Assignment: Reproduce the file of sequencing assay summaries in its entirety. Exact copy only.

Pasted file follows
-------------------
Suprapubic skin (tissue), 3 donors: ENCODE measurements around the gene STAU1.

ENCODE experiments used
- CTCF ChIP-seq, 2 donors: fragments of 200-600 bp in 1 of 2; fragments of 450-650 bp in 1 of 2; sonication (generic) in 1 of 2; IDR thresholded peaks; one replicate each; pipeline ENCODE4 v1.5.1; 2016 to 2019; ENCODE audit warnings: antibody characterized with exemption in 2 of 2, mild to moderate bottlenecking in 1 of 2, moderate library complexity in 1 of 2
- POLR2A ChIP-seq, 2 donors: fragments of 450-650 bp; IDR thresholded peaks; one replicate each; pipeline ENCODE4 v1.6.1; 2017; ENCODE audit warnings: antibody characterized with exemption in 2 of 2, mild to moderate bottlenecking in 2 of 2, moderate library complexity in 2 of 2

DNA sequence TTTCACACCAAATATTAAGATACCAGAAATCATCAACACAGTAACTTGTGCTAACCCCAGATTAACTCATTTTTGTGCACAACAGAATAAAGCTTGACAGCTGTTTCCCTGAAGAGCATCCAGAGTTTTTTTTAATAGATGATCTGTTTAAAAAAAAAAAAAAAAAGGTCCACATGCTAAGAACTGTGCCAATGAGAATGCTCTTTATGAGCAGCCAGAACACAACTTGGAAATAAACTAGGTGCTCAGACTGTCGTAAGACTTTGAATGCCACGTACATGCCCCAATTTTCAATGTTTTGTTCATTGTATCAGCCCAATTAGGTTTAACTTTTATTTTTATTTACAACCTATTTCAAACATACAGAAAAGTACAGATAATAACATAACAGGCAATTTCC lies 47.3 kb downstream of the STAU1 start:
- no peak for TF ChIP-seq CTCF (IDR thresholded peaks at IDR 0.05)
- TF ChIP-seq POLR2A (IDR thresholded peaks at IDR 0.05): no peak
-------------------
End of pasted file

Suprapubic skin (tissue), 3 donors: ENCODE measurements around the gene STAU1.

ENCODE experiments used
- CTCF ChIP-seq, 2 donors: fragments of 200-600 bp in 1 of 2; fragments of 450-650 bp in 1 of 2; sonication (generic) in 1 of 2; IDR thresholded peaks; one replicate each; pipeline ENCODE4 v1.5.1; 2016 to 2019; ENCODE audit warnings: antibody characterized with exemption in 2 of 2, mild to moderate bottlenecking in 1 of 2, moderate library complexity in 1 of 2
- POLR2A ChIP-seq, 2 donors: fragments of 450-650 bp; IDR thresholded peaks; one replicate each; pipeline ENCODE4 v1.6.1; 2017; ENCODE audit warnings: antibody characterized with exemption in 2 of 2, mild to moderate bottlenecking in 2 of 2, moderate library complexity in 2 of 2

DNA sequence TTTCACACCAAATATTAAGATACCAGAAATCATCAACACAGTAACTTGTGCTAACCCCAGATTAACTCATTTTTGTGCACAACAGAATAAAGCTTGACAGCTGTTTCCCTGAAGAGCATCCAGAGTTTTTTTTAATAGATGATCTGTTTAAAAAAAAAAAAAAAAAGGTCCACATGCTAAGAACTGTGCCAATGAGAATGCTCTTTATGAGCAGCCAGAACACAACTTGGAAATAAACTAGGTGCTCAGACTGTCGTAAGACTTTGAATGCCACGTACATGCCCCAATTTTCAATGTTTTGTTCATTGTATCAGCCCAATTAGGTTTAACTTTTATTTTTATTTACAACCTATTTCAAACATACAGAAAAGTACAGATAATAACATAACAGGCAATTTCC lies 47.3 kb downstream of the STAU1 start:
- no peak for TF ChIP-seq CTCF (IDR thresholded peaks at IDR 0.05)
- TF ChIP-seq POLR2A (IDR thresholded peaks at IDR 0.05): no peak